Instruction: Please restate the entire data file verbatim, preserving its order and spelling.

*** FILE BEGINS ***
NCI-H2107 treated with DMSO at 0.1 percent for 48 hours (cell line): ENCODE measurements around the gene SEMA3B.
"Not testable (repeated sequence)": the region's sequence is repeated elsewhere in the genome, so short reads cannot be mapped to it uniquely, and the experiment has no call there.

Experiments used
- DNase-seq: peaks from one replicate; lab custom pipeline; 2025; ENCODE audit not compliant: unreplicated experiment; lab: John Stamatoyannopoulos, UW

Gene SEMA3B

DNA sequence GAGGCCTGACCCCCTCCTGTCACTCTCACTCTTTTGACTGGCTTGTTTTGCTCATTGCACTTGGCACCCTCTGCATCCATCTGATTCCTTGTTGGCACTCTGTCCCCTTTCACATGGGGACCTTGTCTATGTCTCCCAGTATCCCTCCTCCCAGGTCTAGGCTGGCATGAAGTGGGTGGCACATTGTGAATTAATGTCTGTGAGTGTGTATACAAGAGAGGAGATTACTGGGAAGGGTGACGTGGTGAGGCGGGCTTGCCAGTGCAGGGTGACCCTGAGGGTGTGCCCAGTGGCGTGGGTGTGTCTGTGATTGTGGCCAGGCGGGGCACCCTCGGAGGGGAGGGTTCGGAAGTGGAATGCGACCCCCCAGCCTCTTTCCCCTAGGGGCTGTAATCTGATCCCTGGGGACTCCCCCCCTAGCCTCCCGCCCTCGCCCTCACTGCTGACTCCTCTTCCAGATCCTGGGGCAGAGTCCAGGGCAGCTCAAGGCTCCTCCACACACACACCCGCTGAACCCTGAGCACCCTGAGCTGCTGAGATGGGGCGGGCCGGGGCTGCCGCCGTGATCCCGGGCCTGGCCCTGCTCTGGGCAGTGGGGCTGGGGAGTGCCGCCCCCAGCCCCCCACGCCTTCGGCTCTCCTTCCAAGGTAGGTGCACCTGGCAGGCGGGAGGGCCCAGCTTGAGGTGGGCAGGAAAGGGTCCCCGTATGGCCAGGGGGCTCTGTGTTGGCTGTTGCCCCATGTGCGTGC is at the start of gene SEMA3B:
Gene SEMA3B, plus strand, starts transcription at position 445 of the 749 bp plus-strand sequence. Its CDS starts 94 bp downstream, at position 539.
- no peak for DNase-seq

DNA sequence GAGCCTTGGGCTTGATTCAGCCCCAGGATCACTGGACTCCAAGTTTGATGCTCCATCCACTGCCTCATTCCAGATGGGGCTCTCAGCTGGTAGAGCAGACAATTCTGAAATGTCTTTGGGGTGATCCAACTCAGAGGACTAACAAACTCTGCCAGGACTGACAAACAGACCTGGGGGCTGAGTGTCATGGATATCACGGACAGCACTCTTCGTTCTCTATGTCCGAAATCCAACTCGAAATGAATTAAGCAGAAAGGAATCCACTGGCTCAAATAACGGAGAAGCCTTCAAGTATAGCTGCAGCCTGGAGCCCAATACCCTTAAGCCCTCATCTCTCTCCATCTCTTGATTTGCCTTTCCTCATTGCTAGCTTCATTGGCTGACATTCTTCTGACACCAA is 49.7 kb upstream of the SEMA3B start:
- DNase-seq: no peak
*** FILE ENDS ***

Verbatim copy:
NCI-H2107 treated with DMSO at 0.1 percent for 48 hours (cell line): ENCODE measurements around the gene SEMA3B.
"Not testable (repeated sequence)": the region's sequence is repeated elsewhere in the genome, so short reads cannot be mapped to it uniquely, and the experiment has no call there.

Experiments used
- DNase-seq: peaks from one replicate; lab custom pipeline; 2025; ENCODE audit not compliant: unreplicated experiment; lab: John Stamatoyannopoulos, UW

Gene SEMA3B

DNA sequence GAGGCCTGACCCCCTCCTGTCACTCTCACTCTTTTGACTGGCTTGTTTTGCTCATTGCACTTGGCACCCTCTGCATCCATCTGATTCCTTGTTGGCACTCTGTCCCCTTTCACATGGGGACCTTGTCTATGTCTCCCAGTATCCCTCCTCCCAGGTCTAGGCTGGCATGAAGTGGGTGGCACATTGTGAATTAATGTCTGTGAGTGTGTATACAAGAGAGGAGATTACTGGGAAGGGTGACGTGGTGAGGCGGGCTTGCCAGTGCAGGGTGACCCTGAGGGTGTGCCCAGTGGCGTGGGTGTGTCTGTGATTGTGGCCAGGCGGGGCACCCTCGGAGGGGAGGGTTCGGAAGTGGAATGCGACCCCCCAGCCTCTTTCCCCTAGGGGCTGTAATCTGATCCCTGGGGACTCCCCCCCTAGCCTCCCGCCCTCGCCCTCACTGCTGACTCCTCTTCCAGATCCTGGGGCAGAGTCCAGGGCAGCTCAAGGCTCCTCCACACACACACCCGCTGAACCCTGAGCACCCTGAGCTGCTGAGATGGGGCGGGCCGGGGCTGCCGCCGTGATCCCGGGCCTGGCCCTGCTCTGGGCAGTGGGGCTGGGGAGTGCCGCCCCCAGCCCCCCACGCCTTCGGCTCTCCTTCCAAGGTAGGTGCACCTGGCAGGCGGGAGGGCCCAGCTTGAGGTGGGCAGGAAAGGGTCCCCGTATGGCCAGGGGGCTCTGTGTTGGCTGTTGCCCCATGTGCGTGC is at the start of gene SEMA3B:
Gene SEMA3B, plus strand, starts transcription at position 445 of the 749 bp plus-strand sequence. Its CDS starts 94 bp downstream, at position 539.
- no peak for DNase-seq

DNA sequence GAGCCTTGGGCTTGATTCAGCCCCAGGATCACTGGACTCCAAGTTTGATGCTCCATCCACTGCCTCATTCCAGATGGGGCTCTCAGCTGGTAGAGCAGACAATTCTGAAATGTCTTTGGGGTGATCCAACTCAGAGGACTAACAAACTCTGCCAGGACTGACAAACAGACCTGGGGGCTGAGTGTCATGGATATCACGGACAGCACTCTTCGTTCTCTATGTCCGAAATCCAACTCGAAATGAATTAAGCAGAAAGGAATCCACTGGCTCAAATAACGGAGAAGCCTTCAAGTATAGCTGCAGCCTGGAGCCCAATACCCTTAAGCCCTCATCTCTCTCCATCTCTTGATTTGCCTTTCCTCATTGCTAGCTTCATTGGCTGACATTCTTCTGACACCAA is 49.7 kb upstream of the SEMA3B start:
- DNase-seq: no peak